Three poems are published in this May issue of the Ledger: John Saxe’s “Death and Cupid: An Allegory,” William Ross Wallace’s “The Days of Old,” and Sarah Piatt’s “An Orphan’s Adjuration.” Because of my research interests in nineteenth-century women periodical poets, my eyes naturally turn to Piatt who would’ve been in her early twenties during the time of this publication.
Before marrying Ohio poet John James Piatt in 1861, Piatt published under the name “Sally M. Bryan” in the pages of the Louisville Journal and The New York Ledger. According to Paula Bernat Bennett, Piatt stopped publishing in the Ledger after 1861. Piatt's early poetry, including poems in the Ledger, have been referred to as “juvenilia” and receive little study, although some scholars are beginning to pay more critical attention to these works.
Known for her children’s poems, Piatt published a significant number of elegies and apostrophes about nineteenth-century children and motherhood. “An Orphan’s Adjuration” is a representative example of such poems.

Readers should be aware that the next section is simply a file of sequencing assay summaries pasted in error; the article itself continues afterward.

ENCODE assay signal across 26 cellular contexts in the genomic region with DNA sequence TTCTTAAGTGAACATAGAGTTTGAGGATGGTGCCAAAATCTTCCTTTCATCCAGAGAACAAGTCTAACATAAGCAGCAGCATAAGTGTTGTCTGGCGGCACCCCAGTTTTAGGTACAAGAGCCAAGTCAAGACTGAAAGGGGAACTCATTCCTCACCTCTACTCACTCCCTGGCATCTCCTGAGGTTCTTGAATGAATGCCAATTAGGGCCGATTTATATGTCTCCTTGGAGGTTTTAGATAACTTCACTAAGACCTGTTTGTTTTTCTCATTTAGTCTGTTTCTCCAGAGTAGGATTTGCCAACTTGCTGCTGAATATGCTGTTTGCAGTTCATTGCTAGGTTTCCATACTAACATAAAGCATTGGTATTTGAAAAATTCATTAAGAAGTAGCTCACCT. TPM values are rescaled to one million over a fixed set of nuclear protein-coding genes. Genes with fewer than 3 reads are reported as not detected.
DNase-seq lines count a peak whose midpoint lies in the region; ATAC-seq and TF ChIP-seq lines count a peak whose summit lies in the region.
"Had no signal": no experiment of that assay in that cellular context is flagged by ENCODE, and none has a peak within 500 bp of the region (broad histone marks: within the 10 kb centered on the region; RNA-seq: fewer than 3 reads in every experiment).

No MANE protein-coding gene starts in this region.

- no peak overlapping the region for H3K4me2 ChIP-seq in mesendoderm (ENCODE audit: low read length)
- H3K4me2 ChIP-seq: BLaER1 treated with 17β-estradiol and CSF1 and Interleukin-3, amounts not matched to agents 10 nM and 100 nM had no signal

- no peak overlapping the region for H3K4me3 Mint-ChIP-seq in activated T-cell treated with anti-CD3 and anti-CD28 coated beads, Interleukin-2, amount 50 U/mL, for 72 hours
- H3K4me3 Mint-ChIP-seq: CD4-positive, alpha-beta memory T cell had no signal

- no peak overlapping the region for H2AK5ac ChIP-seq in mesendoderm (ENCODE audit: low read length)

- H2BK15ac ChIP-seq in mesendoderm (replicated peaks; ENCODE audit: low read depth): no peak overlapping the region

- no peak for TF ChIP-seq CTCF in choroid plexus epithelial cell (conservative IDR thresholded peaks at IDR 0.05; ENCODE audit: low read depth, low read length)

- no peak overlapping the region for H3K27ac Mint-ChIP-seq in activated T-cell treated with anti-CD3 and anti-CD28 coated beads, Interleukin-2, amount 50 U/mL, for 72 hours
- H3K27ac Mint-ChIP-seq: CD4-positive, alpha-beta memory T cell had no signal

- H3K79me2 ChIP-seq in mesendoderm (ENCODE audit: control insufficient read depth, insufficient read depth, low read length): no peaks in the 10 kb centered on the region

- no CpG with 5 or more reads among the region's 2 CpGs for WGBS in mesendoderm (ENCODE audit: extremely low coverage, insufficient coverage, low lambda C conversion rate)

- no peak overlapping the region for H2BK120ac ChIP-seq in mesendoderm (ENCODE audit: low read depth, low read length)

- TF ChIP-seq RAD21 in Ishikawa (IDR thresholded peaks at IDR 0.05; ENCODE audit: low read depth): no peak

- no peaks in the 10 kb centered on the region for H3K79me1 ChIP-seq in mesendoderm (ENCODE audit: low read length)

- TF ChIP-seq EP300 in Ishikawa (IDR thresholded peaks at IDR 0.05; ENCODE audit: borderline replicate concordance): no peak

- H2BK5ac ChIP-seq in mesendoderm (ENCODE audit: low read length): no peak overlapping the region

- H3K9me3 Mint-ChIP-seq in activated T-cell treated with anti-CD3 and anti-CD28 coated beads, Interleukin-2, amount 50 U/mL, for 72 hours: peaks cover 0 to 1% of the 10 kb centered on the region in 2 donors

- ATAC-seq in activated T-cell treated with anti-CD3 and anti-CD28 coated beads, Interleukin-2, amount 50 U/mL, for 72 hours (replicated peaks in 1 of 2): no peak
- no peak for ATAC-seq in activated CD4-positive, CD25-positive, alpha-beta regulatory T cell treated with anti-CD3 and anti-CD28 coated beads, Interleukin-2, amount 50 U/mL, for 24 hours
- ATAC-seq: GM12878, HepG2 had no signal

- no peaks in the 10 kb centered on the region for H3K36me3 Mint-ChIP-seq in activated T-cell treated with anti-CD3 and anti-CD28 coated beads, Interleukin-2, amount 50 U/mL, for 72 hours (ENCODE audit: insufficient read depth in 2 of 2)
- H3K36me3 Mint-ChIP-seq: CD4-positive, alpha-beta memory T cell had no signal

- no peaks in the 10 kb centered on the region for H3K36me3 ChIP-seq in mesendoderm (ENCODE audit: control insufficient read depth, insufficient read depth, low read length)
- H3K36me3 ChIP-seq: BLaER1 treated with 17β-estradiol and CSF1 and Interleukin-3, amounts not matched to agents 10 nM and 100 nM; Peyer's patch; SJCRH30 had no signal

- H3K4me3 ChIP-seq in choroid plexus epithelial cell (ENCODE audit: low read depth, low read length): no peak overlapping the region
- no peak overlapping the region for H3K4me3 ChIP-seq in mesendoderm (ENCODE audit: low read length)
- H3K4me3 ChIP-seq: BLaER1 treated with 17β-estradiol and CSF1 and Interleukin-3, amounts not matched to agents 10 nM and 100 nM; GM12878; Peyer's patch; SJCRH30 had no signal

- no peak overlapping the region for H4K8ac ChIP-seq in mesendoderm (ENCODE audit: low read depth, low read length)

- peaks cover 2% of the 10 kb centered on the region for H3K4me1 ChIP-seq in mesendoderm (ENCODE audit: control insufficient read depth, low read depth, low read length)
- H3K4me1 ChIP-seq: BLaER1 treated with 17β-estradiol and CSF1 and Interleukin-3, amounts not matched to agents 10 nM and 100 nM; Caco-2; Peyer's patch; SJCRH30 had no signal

“An Orphan’s Adjuration” is made up of four octaves. It is an internal monologue concerning the speaker’s thoughts on her dead brother, who is now in heaven, i.e., the spirit’s original “place of birth!” (1). The speaker asks her dead brother if the love that they shared on earth is “[l]ost in the boundless glory of the sky” (4). The brother’s place in heaven and the speaker’s inaccessibility to it raise a number of questions in the poem. The speaker claims that heaven and earth are different: in heaven the brother “’mid stars and seraphs thou does dwell, / [a]nd I—down in the dust where serpents hiss / [a]nd roses fade and sounds of sadness swell” (12-14). The incongruity between the speaker’s earthly existence and the dead brother’s heavenly dwelling drives the speaker to ask, “But art thou less my brother! for all this?” (15). In the closing stanza, the speaker wonders about her own death and refers to herself in the third-person, “And though that child’s red, parted lips have grown / [p]ale and half-scornful…her golden hair / [i]s darkened, as to suit the fate she’s known. / Thou lovest her the same!” (25-28). In this final meditation, the speaker asks, “wilt thou not re-clasp her in thy arms [in reference to herself] / [a]nd tell the hosts of Heaven, It is my child” (32). The orphan’s adjuration is revealed in this final line, as the speaker pleads to the dead brother to “tell the hosts of Heaven” to permit her, like her brother, into Heaven when her time comes.